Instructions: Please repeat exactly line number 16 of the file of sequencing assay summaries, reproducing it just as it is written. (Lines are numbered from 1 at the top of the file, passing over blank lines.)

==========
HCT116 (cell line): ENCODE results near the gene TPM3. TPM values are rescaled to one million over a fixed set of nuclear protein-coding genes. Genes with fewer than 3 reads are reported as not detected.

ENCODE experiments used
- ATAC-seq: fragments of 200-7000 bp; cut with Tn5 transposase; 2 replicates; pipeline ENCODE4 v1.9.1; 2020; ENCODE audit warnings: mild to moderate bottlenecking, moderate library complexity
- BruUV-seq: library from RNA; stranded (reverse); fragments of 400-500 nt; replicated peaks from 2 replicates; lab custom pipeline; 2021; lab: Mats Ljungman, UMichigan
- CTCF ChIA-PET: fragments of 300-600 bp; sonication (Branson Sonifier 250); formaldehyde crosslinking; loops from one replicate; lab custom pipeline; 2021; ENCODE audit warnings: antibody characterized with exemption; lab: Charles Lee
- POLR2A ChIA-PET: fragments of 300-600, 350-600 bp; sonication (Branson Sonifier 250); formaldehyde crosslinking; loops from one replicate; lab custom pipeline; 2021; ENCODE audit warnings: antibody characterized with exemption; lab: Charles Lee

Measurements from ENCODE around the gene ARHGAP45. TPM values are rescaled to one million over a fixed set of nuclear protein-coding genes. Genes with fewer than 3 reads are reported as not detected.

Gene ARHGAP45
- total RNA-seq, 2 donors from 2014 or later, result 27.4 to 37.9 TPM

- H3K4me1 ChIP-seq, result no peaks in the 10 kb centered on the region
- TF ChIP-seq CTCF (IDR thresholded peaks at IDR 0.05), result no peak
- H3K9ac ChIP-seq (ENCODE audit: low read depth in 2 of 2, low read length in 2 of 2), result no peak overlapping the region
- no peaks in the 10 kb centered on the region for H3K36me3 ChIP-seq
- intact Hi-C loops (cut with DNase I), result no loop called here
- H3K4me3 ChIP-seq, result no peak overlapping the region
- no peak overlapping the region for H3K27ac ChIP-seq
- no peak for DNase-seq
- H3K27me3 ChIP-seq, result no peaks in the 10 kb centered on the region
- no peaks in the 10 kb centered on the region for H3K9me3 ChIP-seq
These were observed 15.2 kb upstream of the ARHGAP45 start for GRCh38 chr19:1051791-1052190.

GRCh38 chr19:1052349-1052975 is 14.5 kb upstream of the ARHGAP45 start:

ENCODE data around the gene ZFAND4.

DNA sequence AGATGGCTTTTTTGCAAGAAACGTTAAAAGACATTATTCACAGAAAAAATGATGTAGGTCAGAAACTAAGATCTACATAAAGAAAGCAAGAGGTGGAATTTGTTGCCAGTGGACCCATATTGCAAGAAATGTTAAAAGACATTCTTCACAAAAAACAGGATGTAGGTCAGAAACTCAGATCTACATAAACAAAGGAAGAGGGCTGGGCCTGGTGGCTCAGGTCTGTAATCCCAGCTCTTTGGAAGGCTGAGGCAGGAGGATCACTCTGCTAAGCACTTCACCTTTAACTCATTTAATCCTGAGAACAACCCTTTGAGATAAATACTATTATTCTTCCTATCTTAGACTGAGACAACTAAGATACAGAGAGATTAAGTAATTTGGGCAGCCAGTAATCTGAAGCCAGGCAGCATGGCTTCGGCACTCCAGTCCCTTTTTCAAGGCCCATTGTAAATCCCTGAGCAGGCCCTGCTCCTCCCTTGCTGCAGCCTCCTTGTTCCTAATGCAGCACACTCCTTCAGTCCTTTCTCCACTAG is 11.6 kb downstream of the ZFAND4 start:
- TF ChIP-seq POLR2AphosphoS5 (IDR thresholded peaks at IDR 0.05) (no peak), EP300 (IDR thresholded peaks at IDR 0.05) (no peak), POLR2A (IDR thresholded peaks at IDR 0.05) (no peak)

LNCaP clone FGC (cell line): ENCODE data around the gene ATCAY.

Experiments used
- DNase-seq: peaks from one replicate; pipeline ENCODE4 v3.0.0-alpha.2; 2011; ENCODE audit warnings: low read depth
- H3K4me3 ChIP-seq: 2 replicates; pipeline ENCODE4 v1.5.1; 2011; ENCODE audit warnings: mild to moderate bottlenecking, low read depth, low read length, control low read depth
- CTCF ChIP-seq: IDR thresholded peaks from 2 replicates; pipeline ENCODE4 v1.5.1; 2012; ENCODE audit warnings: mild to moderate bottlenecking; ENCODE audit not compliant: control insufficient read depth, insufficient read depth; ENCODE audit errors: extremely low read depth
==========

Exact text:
- no peak overlapping the region for H3K27ac ChIP-seq